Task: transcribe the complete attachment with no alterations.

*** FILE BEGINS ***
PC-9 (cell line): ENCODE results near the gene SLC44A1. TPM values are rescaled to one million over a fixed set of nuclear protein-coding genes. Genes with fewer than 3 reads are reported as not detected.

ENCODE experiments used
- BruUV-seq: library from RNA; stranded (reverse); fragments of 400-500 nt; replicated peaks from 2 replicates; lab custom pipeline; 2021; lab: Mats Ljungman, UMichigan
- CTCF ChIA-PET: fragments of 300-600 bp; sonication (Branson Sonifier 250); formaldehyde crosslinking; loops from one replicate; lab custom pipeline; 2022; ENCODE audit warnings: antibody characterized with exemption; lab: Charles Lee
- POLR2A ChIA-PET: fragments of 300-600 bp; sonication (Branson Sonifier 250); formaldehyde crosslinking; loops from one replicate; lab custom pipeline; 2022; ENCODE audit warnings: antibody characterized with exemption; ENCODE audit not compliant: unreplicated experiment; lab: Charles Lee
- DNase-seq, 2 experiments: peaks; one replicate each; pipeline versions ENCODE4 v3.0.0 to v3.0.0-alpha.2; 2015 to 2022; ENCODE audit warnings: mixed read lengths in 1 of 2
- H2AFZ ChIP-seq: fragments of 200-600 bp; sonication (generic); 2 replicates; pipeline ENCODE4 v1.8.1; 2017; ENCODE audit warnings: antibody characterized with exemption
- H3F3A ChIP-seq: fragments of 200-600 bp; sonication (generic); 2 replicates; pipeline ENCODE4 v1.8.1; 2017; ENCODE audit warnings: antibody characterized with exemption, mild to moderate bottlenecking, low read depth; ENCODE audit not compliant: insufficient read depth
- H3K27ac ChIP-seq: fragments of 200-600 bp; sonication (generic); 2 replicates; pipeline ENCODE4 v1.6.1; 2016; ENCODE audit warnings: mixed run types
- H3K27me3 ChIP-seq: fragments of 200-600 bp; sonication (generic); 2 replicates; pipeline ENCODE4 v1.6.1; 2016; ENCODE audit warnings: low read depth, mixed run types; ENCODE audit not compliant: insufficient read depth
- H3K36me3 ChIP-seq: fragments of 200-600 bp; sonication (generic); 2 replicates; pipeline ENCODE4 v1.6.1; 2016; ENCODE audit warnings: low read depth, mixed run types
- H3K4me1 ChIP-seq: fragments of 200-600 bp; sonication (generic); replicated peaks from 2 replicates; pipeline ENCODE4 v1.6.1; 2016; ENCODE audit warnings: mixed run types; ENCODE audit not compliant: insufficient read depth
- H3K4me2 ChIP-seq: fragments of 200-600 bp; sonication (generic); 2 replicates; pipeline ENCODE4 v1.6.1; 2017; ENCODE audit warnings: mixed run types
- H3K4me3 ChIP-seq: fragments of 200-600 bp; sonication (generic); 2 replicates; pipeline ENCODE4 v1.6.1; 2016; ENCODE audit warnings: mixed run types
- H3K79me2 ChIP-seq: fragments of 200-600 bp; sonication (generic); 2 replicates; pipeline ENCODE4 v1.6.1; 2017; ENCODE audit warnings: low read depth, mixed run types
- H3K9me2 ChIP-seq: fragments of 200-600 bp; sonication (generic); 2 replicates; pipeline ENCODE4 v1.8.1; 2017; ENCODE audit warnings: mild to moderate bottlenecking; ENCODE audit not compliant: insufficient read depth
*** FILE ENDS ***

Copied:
PC-9 (cell line): ENCODE results near the gene SLC44A1. TPM values are rescaled to one million over a fixed set of nuclear protein-coding genes. Genes with fewer than 3 reads are reported as not detected.

ENCODE experiments used
- BruUV-seq: library from RNA; stranded (reverse); fragments of 400-500 nt; replicated peaks from 2 replicates; lab custom pipeline; 2021; lab: Mats Ljungman, UMichigan
- CTCF ChIA-PET: fragments of 300-600 bp; sonication (Branson Sonifier 250); formaldehyde crosslinking; loops from one replicate; lab custom pipeline; 2022; ENCODE audit warnings: antibody characterized with exemption; lab: Charles Lee
- POLR2A ChIA-PET: fragments of 300-600 bp; sonication (Branson Sonifier 250); formaldehyde crosslinking; loops from one replicate; lab custom pipeline; 2022; ENCODE audit warnings: antibody characterized with exemption; ENCODE audit not compliant: unreplicated experiment; lab: Charles Lee
- DNase-seq, 2 experiments: peaks; one replicate each; pipeline versions ENCODE4 v3.0.0 to v3.0.0-alpha.2; 2015 to 2022; ENCODE audit warnings: mixed read lengths in 1 of 2
- H2AFZ ChIP-seq: fragments of 200-600 bp; sonication (generic); 2 replicates; pipeline ENCODE4 v1.8.1; 2017; ENCODE audit warnings: antibody characterized with exemption
- H3F3A ChIP-seq: fragments of 200-600 bp; sonication (generic); 2 replicates; pipeline ENCODE4 v1.8.1; 2017; ENCODE audit warnings: antibody characterized with exemption, mild to moderate bottlenecking, low read depth; ENCODE audit not compliant: insufficient read depth
- H3K27ac ChIP-seq: fragments of 200-600 bp; sonication (generic); 2 replicates; pipeline ENCODE4 v1.6.1; 2016; ENCODE audit warnings: mixed run types
- H3K27me3 ChIP-seq: fragments of 200-600 bp; sonication (generic); 2 replicates; pipeline ENCODE4 v1.6.1; 2016; ENCODE audit warnings: low read depth, mixed run types; ENCODE audit not compliant: insufficient read depth
- H3K36me3 ChIP-seq: fragments of 200-600 bp; sonication (generic); 2 replicates; pipeline ENCODE4 v1.6.1; 2016; ENCODE audit warnings: low read depth, mixed run types
- H3K4me1 ChIP-seq: fragments of 200-600 bp; sonication (generic); replicated peaks from 2 replicates; pipeline ENCODE4 v1.6.1; 2016; ENCODE audit warnings: mixed run types; ENCODE audit not compliant: insufficient read depth
- H3K4me2 ChIP-seq: fragments of 200-600 bp; sonication (generic); 2 replicates; pipeline ENCODE4 v1.6.1; 2017; ENCODE audit warnings: mixed run types
- H3K4me3 ChIP-seq: fragments of 200-600 bp; sonication (generic); 2 replicates; pipeline ENCODE4 v1.6.1; 2016; ENCODE audit warnings: mixed run types
- H3K79me2 ChIP-seq: fragments of 200-600 bp; sonication (generic); 2 replicates; pipeline ENCODE4 v1.6.1; 2017; ENCODE audit warnings: low read depth, mixed run types
- H3K9me2 ChIP-seq: fragments of 200-600 bp; sonication (generic); 2 replicates; pipeline ENCODE4 v1.8.1; 2017; ENCODE audit warnings: mild to moderate bottlenecking; ENCODE audit not compliant: insufficient read depth